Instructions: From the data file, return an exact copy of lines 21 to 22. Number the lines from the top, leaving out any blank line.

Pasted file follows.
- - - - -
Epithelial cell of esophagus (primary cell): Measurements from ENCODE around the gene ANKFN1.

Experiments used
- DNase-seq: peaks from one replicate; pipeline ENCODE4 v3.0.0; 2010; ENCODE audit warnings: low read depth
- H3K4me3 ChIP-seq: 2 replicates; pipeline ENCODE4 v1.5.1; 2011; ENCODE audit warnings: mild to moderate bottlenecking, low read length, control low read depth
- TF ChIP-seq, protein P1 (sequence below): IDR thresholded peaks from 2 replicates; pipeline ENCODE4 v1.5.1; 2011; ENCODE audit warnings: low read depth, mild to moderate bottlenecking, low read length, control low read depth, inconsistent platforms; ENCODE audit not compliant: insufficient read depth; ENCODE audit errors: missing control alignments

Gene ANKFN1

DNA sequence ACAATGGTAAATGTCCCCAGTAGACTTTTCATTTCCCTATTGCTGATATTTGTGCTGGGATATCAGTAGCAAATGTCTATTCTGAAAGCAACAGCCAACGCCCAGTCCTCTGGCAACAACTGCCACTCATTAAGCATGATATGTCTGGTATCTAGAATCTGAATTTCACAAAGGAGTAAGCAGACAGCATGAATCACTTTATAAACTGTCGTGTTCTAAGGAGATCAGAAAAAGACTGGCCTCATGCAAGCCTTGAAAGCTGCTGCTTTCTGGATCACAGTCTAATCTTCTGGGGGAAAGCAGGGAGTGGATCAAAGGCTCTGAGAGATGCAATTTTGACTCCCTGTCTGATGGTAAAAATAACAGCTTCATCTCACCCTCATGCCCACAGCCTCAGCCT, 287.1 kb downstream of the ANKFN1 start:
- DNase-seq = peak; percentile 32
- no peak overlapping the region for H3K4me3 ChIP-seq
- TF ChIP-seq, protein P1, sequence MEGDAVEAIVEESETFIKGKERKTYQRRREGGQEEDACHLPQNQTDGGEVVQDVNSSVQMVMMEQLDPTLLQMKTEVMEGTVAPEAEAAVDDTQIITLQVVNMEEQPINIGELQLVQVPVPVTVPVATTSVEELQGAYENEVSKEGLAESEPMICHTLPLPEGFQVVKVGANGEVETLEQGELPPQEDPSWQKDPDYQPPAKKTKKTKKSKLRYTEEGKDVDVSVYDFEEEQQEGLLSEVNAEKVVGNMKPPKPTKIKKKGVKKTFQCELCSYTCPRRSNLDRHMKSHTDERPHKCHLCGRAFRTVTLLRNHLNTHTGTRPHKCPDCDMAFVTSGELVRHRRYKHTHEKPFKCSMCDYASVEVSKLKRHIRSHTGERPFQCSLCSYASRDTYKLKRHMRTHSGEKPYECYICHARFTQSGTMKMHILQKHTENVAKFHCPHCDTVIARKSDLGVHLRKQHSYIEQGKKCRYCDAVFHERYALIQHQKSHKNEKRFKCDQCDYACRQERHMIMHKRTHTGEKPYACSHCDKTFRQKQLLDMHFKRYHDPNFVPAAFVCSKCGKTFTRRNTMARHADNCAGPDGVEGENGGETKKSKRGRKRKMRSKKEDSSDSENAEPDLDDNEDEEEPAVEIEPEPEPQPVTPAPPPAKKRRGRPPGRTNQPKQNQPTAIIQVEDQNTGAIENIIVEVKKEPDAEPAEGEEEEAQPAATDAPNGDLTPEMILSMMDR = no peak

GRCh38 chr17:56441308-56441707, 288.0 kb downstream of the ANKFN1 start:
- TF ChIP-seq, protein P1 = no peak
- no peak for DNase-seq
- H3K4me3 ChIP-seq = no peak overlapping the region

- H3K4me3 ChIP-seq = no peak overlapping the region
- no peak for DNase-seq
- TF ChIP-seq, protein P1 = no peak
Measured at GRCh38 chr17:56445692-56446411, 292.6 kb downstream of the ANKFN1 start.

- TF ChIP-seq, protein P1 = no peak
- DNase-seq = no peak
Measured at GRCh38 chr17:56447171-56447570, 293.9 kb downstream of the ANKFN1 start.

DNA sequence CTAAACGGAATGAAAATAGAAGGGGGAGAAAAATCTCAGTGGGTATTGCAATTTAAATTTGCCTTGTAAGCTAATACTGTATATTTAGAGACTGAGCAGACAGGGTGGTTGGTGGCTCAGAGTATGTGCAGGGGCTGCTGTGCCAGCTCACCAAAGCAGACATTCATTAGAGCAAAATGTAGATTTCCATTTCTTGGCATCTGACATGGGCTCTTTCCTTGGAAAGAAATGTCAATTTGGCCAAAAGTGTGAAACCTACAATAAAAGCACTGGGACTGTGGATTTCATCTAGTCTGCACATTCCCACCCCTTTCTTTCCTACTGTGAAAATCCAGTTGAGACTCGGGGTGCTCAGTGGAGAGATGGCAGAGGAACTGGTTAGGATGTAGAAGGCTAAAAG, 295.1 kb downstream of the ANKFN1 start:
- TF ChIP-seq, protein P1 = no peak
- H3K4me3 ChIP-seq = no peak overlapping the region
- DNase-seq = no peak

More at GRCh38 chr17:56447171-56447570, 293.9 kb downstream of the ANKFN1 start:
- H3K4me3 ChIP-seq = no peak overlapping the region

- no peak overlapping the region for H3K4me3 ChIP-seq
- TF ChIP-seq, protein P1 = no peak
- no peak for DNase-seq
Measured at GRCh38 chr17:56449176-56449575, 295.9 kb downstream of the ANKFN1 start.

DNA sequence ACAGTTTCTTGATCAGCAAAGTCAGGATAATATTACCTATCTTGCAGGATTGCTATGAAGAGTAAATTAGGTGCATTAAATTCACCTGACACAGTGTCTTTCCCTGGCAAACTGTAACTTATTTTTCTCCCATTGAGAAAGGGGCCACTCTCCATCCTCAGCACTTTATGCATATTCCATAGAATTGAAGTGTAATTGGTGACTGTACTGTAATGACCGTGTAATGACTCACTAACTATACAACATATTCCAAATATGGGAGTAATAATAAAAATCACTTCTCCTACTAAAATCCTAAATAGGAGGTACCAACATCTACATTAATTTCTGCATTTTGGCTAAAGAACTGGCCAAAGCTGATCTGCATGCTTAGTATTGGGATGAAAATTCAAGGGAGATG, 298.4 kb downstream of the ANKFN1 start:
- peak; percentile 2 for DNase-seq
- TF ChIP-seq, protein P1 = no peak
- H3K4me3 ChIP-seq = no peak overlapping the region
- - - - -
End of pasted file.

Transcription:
Measured at GRCh38 chr17:56447171-56447570, 293.9 kb downstream of the ANKFN1 start.

DNA sequence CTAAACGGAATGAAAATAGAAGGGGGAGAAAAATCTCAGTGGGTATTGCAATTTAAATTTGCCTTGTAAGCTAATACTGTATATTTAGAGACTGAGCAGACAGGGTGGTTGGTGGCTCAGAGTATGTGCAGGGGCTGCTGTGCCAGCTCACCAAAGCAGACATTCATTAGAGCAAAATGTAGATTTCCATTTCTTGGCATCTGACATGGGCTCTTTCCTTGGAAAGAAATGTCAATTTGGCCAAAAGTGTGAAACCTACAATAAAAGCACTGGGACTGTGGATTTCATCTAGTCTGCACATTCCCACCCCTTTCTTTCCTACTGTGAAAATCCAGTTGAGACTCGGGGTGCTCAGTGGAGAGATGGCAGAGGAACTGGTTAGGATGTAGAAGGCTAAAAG, 295.1 kb downstream of the ANKFN1 start: